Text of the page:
BMT revamps shop with an emphasis on local craft and makers
Birmingham Museums Trust is taking a new approach to its shop with an emphasis on locally made products from independent makers. Its offer now features several jewellers from the city’s Jewellery Quarter and cult brand Punks and Chancers. Commercial Director Alex Nicholson-Evans says "we're really excited to be launching our new online shop with local makers at the fore and look forward to adding many more products showcasing Birmingham's creative talent and businesses." A report by the Crafts Council in mid-2020 showed a unique craft offer can attract relatively high value purchases, and that museum and gallery shops attract some of the most high-spending and adventurous buyers. BMT (shop), Museums Journal (craft buying report June 2020)
Also: Meanwhile RAMM is launching a group seed planting activity ‘Growing Together’ through its social media channels, encouraging people to grow six of their own bee-friendly aromatic and flowering plants (starting with calendula this week) and then share the results online. It is also selling packs of all six seeds with a specially designed guide through its online shop for £5. The work complements its seed-themed summer exhibitions, including ‘Seedcapes: Future proofing nature’. RAMM (Growing Together), RAMM (shop),
Garden Museum sells 236 drawings of a growing plane tree seedling
After spending years unsuccessfully trying to grow an iconic London Plane tree, artist Alice Sielle finally discovered the secret: sprinkle the seeds on the surface of the soil and cover them with cling film. A fledgling tree began to emerge in Spring 2020 as lockdown began, and for 236 days she created a new pencil drawing of its growth. Now all of these images are for sale through the Garden Museum website, as part of its latest creative approach to pandemic fundraising. Prices range from £27 - £55, giving the opportunity to own affordable art, local and unique to the museum. Alice says “what took 10 minutes a day ended up taking one and a half hours. It grew from 15cm to 46cm and I kept having to buy bigger and bigger and more and more pads of paper. I set myself the task of drawing the tree every day until its last leaf dropped, which happened on 24th November.”Garden Museum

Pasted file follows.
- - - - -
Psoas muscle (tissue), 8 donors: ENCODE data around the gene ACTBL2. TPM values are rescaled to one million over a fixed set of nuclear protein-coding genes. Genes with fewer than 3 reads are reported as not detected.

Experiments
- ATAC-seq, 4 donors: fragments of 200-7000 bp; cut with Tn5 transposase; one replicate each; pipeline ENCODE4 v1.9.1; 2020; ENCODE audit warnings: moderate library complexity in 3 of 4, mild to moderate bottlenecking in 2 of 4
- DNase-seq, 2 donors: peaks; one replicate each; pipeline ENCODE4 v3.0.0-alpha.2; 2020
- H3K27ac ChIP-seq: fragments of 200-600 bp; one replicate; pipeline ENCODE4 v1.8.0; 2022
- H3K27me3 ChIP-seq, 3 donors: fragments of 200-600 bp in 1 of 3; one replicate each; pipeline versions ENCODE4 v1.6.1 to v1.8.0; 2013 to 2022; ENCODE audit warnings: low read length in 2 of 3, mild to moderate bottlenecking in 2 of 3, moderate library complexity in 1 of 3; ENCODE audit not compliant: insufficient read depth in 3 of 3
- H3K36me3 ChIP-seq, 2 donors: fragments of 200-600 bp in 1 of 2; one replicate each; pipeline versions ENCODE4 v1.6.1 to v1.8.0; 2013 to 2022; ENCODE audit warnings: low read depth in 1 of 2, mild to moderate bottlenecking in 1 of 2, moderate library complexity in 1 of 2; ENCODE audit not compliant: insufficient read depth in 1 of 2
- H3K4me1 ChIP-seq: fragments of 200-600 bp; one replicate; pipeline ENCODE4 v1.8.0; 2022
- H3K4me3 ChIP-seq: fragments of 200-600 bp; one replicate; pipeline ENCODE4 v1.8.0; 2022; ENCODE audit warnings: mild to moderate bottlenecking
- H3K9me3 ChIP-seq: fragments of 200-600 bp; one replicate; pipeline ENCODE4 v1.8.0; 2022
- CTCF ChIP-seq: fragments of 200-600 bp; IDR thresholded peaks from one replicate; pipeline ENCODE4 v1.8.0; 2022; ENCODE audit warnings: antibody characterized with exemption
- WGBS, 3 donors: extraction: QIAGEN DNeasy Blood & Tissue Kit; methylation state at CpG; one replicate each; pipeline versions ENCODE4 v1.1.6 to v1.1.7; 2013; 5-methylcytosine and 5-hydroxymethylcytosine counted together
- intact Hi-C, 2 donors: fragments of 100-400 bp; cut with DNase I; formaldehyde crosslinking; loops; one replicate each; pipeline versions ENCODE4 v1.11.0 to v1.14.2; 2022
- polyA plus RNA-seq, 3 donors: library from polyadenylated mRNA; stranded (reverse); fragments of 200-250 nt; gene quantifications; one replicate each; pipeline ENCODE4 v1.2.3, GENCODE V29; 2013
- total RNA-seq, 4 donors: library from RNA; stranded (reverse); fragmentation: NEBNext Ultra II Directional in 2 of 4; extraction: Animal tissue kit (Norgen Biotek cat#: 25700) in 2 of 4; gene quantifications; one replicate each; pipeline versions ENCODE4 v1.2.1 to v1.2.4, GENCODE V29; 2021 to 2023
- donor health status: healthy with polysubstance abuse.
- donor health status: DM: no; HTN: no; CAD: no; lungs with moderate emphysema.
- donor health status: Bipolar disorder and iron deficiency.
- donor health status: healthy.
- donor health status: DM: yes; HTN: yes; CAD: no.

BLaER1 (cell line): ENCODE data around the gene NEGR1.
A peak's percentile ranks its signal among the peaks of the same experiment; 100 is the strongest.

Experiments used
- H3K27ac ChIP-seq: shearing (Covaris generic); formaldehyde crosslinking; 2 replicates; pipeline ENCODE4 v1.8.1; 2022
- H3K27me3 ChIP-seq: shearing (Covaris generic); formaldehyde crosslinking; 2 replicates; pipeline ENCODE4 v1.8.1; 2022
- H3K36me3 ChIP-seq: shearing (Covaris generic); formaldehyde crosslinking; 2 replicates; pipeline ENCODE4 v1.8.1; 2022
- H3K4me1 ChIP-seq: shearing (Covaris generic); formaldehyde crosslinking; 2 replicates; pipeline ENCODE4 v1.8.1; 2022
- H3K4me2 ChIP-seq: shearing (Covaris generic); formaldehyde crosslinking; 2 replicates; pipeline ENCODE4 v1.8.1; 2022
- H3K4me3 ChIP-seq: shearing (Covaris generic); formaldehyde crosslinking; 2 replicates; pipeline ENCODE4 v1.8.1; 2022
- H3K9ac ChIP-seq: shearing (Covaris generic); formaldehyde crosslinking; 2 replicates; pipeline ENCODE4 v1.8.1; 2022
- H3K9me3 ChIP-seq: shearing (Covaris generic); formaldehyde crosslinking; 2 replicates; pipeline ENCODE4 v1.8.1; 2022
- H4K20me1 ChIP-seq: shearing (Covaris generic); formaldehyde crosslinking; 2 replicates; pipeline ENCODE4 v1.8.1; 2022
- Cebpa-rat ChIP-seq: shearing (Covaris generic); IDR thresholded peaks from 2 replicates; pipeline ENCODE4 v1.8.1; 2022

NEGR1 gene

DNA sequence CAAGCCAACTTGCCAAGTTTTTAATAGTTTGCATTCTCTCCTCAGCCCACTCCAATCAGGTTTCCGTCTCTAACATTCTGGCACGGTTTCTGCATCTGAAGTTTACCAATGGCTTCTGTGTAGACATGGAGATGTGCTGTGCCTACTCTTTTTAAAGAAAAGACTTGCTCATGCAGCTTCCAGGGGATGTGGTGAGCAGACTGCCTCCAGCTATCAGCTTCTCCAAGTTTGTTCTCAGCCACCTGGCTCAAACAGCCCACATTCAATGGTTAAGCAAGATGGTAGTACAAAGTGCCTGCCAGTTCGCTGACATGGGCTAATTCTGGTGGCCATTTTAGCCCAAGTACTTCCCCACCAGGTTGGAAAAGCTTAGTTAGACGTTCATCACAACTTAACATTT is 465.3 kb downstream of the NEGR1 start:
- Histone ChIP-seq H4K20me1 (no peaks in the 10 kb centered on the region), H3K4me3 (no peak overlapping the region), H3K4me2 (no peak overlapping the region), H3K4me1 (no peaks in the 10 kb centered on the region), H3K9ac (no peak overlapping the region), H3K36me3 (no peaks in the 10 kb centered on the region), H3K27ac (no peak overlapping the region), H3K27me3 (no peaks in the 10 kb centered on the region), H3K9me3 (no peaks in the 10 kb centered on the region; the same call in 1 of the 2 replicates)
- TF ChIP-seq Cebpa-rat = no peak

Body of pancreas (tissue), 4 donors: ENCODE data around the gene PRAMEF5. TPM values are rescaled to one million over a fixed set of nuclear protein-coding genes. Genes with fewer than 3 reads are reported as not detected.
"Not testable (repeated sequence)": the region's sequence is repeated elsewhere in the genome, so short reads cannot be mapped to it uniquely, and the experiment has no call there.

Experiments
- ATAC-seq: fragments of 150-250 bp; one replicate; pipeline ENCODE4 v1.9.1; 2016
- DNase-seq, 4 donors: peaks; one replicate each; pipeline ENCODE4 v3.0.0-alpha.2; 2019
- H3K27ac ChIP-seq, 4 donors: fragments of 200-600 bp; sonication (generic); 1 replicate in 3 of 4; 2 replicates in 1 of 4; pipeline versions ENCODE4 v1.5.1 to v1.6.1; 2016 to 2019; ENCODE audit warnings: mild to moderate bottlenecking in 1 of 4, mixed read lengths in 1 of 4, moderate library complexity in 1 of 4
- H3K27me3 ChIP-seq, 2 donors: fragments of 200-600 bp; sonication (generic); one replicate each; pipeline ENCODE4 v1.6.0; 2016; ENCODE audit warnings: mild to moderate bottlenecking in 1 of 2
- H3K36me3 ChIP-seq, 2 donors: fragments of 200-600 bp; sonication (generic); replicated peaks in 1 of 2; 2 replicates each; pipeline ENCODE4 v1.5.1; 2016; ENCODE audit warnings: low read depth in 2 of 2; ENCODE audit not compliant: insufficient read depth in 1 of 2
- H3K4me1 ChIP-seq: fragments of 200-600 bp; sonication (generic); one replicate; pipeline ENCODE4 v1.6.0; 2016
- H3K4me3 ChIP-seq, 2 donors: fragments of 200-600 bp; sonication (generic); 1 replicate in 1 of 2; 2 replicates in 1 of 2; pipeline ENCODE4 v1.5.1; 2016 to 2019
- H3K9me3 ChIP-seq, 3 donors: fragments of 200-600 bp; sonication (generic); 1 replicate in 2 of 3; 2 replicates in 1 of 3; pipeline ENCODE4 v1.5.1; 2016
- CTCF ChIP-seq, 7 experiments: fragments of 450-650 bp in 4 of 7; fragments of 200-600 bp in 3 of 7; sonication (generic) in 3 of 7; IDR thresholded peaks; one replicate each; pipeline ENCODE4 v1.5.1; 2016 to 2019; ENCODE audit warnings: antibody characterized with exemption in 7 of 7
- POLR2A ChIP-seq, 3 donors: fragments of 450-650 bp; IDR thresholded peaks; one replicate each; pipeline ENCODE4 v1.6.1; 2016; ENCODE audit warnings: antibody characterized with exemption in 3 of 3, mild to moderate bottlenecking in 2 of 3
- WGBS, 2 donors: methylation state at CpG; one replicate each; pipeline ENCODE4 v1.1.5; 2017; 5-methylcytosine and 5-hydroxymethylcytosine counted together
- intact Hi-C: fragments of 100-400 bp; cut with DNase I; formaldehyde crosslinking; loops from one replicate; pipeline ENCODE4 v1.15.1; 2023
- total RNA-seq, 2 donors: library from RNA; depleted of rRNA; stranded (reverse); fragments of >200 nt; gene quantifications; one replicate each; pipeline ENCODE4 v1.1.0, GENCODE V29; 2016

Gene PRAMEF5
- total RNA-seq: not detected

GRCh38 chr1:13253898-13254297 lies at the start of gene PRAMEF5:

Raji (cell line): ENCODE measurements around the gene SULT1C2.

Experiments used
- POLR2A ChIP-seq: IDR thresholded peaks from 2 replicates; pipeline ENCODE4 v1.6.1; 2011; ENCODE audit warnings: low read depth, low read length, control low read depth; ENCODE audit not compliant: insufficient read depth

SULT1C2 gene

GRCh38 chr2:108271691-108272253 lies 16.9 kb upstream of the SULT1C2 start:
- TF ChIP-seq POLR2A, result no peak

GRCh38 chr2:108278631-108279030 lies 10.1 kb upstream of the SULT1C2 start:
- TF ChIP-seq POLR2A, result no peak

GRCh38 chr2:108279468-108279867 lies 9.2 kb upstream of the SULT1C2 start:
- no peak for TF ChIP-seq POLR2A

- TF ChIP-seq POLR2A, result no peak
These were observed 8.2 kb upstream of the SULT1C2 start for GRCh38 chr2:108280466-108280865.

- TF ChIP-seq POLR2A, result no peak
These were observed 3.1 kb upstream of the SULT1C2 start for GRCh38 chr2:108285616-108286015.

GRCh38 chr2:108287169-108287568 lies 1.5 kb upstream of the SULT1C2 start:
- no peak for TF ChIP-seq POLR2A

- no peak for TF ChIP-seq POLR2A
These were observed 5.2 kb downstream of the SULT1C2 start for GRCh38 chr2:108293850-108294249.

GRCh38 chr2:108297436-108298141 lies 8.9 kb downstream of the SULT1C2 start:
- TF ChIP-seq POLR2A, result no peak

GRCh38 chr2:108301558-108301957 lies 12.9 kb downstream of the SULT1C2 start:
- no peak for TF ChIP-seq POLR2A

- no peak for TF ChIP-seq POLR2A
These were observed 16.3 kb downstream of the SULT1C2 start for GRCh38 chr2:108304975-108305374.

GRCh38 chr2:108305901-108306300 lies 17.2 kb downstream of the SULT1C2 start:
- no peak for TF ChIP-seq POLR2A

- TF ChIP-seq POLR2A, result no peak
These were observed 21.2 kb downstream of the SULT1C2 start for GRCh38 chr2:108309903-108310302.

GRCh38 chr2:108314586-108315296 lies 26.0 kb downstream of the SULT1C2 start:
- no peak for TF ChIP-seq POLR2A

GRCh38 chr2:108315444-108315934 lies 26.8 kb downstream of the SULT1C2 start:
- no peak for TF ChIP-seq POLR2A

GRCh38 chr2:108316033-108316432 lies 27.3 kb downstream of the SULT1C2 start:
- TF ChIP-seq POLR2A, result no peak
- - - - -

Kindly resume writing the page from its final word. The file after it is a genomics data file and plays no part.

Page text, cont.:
Telling global stories, addressing colonialism and slavery
Kew's ten year plan calls for action on the extinction crisis – and announces reinterpretation of plants and collections
Kew Gardens has published its plan to 2030, with an ultimate goal of ‘helping to end the extinction crisis’, by deploying its scientists to protect plants and fungi globally, as well as inspiring people to protect the natural world and training a new generation of experts. Director Richard Deverell said “we stand at a crossroads - the next decade will be critical if we are to reverse this environmental devastation.” However, press coverage and some public discussion has centred around whether Kew is ‘woke’ due to plans for reinterpretation which describe how some plants, such as sugar, have been part of stories of colonialism and the slave trade. The museum also plans to highlight indigenous uses of plants, diversify its senior staff and attract a more representative audience. Writing for The Spectator about the coverage of Kew's plans, journalist Isabel Hardman comments “that word 'de-colonise' is the magic password into the culture war. Instead of this being merely about Kew updating its already extensive signage throughout what functions, in part, as a museum of plants, this has been picked up by some as a new front in the war…But why shouldn't Kew add some further context to some of the plants in its collections? How they got to Kew, or indeed how many of them became so important that they changed the course of history is fascinating, often bloody and, at times, disturbing.” In a blog responding to public debate, Deverell writes “this is predominantly an exercise in revealing and restoring stories that have so far been untold, adding to information and bringing more diverse perspectives. We want to broaden and enhance our narrative, not detract from it or to censor. There is always something new to learn.” The Times, Evening Standard, Kew Gardens, Guardian, Spectator, Kew Gardens (blog), Kew Gardens (plan to 2030)